Social Media Enabled Contract Cheating




contract cheating, contract cheating industry, academic integrity, social media, essay mills, marketing, academic ghost writing, Canada, Facebook, Twitter


The contract cheating industry, those services and individuals who are supplying students with original work for assessment, is evolving. Contract cheating companies are using enhanced marketing techniques, including social media marketing, to encourage potential customers to avail themselves of services that breach academic integrity. Social media is proving to be integral to the success of the contract cheating industry as a whole. It allows contract cheating companies to recruit academic ghost writers and other staff. In addition, social media is fuelling a black market trade in contract cheating service accounts. Potential ghost writers who would not otherwise qualify are using this hidden market to get accounts to work for contract cheating services.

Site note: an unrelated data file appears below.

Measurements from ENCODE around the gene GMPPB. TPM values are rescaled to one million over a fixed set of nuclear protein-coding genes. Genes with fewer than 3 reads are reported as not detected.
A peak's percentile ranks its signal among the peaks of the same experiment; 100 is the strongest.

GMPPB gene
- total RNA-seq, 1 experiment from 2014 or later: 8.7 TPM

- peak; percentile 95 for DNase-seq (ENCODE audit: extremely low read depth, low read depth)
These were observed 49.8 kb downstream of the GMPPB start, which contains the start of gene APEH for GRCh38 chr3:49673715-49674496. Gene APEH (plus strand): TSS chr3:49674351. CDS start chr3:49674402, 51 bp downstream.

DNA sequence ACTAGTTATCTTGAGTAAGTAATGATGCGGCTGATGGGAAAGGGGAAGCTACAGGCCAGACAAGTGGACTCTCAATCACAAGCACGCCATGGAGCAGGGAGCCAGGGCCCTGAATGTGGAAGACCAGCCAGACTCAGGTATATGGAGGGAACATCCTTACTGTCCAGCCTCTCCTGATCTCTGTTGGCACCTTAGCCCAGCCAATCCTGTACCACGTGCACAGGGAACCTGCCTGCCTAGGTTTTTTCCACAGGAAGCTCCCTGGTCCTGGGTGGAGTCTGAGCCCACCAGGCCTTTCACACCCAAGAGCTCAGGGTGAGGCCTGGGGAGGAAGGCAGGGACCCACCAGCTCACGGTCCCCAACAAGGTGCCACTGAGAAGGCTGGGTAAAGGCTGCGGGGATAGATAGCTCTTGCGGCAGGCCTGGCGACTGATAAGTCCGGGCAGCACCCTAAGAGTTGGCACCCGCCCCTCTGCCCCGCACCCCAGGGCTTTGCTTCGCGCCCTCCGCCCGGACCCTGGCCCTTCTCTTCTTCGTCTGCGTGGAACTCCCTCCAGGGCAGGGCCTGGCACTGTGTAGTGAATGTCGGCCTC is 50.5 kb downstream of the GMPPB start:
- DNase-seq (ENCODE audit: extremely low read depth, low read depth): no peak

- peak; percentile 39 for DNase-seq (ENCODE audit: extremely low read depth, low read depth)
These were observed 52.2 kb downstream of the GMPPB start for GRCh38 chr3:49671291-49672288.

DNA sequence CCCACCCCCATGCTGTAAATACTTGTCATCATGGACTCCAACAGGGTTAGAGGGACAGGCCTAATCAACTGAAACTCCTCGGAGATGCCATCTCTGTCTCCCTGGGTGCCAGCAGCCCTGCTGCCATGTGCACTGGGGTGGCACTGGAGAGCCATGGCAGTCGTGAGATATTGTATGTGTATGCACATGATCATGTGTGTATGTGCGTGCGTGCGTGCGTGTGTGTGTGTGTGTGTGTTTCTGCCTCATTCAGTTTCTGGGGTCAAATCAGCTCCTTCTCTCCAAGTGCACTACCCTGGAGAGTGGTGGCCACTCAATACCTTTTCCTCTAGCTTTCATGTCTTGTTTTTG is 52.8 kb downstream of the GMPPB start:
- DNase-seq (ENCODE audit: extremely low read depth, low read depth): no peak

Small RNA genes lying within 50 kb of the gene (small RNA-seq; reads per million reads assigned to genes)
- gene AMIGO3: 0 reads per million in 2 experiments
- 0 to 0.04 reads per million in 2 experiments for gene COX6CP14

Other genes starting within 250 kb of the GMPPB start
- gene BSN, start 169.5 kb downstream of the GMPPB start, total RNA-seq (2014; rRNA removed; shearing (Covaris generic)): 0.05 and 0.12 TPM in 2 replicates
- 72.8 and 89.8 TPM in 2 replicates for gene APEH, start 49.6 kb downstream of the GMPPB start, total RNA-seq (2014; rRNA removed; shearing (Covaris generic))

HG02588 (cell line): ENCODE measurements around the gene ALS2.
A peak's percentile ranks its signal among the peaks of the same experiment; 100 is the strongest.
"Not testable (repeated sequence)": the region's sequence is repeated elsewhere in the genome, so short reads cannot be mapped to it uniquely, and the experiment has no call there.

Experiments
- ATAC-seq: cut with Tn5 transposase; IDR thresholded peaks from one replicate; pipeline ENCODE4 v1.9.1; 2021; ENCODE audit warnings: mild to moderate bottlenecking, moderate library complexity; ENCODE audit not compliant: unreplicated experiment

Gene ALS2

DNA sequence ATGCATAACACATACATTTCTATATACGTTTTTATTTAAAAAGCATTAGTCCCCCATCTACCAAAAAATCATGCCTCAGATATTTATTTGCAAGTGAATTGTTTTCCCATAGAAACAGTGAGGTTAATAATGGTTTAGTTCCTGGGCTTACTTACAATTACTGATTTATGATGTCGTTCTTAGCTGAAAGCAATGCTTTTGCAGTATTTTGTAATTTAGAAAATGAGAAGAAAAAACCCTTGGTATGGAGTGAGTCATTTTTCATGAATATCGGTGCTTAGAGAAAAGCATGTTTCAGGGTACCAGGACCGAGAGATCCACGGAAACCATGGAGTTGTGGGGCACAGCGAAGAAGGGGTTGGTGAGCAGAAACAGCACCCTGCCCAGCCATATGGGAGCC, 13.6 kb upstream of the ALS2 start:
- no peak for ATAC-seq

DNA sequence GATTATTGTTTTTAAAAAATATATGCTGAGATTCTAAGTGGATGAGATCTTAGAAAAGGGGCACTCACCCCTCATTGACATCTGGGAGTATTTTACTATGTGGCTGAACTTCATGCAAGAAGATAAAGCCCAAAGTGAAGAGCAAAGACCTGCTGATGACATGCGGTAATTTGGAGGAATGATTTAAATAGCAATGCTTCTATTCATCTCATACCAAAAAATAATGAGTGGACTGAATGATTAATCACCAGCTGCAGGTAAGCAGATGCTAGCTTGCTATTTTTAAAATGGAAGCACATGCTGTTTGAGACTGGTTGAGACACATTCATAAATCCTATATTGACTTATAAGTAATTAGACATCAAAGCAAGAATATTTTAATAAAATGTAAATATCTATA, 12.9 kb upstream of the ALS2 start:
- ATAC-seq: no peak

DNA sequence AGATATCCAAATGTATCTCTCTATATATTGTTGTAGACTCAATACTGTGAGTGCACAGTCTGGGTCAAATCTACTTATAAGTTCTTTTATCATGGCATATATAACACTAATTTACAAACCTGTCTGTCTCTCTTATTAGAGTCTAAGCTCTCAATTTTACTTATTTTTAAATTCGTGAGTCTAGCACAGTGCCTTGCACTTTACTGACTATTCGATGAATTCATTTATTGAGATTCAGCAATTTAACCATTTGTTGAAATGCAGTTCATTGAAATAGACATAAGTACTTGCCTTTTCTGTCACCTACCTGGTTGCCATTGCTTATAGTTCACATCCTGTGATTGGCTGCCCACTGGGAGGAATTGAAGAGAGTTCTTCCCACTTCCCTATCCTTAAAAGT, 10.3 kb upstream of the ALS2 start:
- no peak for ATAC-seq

This paper examines the state of the contract cheating industry, paying particular attention to the role that social media has played in the industry’s development and apparent growth. The discussion of the industry is supported by example and case studies. These cover the end-to-end contract cheating process from when an essay mill is first set up, through to supplying services to students and to engaging contract cheating service workers. Examples of contract cheating and social media use of specific interest to Canadian academics and scholars are included. The paper concludes with a discussion of future challenges as well as the opportunities for academic integrity discussions. These are intended to enable academics to work with students as academic integrity partners and to enable discussions that make use of what is known about the operation of the contract cheating industry.

Author Biography

Thomas Lancaster, Imperial College London

Senior Teaching Fellow

Department of Computing


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How to Cite

Lancaster, T. (2019). Social Media Enabled Contract Cheating. Canadian Perspectives on Academic Integrity, 2(2), 7–24.



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